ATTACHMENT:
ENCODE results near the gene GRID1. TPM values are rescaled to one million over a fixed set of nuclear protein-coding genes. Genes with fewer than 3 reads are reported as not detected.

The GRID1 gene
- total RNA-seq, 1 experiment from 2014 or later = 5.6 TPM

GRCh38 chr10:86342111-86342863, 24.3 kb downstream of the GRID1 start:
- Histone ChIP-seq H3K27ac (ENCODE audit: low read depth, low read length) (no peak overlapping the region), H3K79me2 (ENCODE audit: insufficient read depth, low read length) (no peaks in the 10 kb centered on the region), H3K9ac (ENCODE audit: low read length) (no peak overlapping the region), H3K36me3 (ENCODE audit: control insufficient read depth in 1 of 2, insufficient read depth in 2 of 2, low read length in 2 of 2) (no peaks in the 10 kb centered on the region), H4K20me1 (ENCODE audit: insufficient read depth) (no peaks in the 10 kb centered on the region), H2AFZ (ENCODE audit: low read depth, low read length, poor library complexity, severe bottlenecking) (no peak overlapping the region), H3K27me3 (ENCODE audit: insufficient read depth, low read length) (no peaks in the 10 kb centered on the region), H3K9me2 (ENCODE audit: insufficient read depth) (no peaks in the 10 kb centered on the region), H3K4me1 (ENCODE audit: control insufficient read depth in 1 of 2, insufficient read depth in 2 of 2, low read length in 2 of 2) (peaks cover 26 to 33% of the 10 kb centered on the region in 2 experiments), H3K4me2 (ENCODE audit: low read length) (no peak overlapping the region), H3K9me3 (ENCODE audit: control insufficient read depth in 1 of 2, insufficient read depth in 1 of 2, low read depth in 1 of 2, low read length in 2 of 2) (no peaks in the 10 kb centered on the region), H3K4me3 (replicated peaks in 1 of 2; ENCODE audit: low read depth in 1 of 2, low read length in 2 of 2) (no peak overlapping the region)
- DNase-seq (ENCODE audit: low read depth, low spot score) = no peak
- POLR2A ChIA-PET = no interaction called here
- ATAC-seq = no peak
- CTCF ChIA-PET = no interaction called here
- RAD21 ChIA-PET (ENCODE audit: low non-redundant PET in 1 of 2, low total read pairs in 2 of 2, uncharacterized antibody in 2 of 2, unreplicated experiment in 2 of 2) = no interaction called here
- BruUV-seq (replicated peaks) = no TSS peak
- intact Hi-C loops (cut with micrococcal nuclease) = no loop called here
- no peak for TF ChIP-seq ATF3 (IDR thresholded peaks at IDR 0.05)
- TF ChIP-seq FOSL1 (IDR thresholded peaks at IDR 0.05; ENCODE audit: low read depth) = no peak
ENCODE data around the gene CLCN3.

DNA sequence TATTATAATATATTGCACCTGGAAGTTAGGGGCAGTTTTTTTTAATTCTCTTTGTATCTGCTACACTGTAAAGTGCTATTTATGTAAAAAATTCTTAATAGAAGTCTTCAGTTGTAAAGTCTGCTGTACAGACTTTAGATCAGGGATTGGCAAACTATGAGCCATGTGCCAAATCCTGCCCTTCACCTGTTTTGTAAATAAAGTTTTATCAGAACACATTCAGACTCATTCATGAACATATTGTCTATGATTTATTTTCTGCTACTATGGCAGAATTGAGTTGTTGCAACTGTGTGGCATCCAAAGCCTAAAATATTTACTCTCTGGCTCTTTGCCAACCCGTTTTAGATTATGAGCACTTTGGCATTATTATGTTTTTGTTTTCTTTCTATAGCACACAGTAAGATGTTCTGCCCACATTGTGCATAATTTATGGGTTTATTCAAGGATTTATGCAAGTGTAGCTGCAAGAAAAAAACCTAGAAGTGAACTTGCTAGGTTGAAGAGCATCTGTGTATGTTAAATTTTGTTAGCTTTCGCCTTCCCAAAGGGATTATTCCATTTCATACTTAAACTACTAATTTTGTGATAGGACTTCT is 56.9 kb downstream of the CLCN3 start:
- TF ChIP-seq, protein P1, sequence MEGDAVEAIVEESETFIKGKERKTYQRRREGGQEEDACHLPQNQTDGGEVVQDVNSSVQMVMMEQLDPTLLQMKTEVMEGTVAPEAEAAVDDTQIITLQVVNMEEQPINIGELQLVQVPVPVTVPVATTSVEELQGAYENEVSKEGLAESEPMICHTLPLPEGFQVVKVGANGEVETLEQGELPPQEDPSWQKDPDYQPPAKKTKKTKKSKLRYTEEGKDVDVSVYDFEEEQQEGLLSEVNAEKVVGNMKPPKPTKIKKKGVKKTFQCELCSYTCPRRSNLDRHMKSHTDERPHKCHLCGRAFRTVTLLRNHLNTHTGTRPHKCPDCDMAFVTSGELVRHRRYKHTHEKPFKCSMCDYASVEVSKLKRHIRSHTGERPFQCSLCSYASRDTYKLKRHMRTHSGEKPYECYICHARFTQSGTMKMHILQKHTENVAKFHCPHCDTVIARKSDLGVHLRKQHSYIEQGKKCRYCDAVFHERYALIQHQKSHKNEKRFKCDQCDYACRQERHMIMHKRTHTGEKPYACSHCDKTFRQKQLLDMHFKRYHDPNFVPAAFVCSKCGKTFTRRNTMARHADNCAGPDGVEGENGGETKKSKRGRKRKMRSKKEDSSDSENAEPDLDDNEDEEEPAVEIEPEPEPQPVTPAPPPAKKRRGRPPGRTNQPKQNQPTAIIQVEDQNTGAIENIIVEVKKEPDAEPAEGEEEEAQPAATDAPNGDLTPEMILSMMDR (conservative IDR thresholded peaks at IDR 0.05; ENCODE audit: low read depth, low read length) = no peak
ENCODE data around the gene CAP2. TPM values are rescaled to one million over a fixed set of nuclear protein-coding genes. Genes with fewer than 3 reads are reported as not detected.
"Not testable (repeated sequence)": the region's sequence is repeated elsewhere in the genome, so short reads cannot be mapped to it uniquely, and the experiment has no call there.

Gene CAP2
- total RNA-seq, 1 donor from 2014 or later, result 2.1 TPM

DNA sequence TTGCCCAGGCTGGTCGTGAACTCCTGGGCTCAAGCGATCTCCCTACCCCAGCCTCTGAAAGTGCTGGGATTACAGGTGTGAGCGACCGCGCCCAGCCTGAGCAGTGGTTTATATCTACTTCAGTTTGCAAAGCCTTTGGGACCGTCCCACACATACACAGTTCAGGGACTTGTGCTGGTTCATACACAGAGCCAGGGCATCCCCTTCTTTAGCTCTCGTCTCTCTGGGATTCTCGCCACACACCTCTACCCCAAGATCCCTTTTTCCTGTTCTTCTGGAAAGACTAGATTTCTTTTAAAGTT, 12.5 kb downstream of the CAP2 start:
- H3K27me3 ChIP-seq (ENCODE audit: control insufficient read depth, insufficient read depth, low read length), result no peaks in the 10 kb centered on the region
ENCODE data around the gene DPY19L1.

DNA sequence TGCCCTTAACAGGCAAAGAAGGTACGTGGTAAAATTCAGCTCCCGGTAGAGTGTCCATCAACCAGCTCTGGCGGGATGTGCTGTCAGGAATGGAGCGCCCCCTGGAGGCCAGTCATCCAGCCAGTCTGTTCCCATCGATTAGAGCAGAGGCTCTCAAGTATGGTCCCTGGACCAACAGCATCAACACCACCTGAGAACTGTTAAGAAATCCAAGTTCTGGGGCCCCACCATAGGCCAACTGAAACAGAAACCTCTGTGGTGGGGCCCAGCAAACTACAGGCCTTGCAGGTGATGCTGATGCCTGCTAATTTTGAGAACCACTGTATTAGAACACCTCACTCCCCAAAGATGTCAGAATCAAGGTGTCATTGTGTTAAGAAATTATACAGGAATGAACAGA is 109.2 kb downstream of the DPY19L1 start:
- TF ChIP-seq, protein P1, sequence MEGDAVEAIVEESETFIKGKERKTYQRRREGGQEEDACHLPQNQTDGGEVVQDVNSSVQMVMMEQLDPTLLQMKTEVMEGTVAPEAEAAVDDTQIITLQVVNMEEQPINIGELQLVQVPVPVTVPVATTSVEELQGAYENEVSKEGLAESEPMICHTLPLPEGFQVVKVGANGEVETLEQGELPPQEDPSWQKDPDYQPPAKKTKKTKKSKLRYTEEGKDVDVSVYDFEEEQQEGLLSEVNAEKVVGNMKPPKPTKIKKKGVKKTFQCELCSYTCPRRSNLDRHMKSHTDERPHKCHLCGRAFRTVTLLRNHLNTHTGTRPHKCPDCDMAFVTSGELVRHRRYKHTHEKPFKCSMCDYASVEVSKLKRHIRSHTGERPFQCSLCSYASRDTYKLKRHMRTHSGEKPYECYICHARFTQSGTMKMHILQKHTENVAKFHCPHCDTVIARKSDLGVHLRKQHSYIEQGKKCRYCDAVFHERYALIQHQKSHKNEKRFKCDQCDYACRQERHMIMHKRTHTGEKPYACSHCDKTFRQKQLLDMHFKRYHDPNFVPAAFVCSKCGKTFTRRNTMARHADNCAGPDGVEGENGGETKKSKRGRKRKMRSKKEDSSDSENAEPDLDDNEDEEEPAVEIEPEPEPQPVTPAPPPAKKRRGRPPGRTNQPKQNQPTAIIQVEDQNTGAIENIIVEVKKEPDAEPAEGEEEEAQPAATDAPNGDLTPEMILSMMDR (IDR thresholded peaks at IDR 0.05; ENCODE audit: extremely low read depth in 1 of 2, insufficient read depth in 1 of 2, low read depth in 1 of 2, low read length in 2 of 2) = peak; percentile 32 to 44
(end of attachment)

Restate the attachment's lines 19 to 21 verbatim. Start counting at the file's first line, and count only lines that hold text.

"Not testable (repeated sequence)": the region's sequence is repeated elsewhere in the genome, so short reads cannot be mapped to it uniquely, and the experiment has no call there.

Gene CAP2
- total RNA-seq, 1 donor from 2014 or later, result 2.1 TPM